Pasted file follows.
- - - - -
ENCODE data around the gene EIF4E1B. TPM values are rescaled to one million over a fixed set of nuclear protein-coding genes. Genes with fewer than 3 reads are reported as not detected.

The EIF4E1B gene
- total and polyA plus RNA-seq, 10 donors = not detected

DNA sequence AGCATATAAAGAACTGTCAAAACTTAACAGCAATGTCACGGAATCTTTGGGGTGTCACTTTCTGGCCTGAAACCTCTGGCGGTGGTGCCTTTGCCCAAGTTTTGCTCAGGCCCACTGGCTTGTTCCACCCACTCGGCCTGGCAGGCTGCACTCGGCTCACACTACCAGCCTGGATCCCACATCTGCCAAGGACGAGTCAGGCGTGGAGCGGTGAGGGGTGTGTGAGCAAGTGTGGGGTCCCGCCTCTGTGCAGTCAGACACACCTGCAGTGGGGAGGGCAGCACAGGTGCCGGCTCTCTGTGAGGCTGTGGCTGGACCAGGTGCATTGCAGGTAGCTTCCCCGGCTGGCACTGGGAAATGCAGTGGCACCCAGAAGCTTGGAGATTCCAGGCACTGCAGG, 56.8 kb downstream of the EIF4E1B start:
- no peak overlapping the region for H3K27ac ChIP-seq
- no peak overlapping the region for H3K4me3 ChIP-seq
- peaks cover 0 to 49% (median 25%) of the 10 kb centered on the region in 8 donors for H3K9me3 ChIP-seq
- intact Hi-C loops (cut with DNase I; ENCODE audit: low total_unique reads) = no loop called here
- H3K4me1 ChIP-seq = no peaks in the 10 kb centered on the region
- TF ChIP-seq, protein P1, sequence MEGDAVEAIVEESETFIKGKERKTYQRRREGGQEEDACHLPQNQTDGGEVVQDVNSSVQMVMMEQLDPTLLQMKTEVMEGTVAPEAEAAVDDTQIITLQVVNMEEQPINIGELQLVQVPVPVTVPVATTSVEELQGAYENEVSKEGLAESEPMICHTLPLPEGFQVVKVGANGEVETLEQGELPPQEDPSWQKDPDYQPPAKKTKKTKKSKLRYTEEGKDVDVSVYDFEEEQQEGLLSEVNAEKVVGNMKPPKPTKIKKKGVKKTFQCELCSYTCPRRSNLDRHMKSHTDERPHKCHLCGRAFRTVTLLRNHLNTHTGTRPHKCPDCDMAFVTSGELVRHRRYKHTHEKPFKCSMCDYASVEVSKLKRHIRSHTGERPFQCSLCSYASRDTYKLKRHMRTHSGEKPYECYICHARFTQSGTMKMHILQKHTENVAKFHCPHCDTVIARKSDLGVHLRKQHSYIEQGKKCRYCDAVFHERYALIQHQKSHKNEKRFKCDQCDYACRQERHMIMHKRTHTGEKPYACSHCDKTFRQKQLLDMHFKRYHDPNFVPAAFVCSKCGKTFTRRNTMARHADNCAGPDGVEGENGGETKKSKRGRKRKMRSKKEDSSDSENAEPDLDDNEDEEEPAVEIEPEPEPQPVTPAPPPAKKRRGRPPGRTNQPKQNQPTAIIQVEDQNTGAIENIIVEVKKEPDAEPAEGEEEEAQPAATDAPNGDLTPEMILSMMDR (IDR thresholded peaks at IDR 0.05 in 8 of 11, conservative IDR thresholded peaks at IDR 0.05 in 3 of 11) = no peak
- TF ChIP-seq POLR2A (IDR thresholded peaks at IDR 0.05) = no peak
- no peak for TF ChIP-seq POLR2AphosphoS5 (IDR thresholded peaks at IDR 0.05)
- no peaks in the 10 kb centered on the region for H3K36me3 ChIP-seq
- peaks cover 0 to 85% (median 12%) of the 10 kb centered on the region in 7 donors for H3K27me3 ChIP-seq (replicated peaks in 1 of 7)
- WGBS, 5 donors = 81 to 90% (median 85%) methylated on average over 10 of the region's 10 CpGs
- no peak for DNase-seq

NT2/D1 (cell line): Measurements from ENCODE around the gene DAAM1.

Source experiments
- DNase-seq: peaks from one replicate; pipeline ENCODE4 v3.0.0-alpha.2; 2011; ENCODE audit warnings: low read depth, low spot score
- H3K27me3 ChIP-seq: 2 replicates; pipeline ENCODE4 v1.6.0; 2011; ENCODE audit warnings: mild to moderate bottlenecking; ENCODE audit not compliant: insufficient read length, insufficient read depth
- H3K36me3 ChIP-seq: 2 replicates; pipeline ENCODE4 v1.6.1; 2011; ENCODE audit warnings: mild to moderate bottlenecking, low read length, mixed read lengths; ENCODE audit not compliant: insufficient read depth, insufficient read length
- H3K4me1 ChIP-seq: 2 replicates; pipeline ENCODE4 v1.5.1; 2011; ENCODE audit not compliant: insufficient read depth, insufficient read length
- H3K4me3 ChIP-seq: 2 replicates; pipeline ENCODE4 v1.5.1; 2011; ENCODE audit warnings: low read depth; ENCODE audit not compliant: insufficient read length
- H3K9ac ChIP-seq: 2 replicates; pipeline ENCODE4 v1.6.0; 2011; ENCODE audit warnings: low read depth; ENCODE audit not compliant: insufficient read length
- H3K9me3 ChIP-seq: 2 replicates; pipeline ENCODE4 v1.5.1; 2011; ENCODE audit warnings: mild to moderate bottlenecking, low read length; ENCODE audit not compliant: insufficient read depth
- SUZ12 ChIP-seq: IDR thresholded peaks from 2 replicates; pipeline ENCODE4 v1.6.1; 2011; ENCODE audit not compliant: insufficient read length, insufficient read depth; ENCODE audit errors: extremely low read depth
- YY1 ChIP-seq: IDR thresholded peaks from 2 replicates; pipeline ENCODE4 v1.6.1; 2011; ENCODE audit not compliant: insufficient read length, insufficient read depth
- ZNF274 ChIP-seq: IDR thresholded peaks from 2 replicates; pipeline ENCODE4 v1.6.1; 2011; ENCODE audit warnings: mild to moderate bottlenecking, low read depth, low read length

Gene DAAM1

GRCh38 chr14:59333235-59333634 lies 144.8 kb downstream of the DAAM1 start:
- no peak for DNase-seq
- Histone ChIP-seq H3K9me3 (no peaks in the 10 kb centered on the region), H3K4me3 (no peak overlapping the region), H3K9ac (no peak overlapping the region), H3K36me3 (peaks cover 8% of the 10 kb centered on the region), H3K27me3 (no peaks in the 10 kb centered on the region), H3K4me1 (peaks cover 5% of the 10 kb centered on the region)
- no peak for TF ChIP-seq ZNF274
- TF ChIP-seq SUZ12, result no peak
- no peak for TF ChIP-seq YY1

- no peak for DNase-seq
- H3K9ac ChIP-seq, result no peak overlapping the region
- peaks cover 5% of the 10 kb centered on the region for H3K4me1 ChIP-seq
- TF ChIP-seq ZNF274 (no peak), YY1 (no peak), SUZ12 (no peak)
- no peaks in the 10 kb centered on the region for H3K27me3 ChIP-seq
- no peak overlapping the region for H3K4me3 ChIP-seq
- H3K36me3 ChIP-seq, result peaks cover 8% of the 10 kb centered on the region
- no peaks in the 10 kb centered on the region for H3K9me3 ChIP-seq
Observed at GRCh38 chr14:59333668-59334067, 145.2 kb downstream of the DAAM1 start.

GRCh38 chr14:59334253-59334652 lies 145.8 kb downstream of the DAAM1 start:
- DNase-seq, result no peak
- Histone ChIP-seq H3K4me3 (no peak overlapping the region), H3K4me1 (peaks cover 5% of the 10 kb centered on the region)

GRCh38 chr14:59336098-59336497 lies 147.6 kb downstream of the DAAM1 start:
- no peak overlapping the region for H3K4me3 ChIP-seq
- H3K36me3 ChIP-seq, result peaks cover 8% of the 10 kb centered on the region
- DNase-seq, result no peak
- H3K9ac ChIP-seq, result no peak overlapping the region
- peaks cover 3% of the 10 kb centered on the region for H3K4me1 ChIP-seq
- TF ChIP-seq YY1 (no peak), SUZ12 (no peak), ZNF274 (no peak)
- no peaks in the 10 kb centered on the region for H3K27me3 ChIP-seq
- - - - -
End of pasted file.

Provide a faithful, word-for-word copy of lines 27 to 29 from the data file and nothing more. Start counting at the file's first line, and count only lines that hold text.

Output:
- YY1 ChIP-seq: IDR thresholded peaks from 2 replicates; pipeline ENCODE4 v1.6.1; 2011; ENCODE audit not compliant: insufficient read length, insufficient read depth
- ZNF274 ChIP-seq: IDR thresholded peaks from 2 replicates; pipeline ENCODE4 v1.6.1; 2011; ENCODE audit warnings: mild to moderate bottlenecking, low read depth, low read length

Gene DAAM1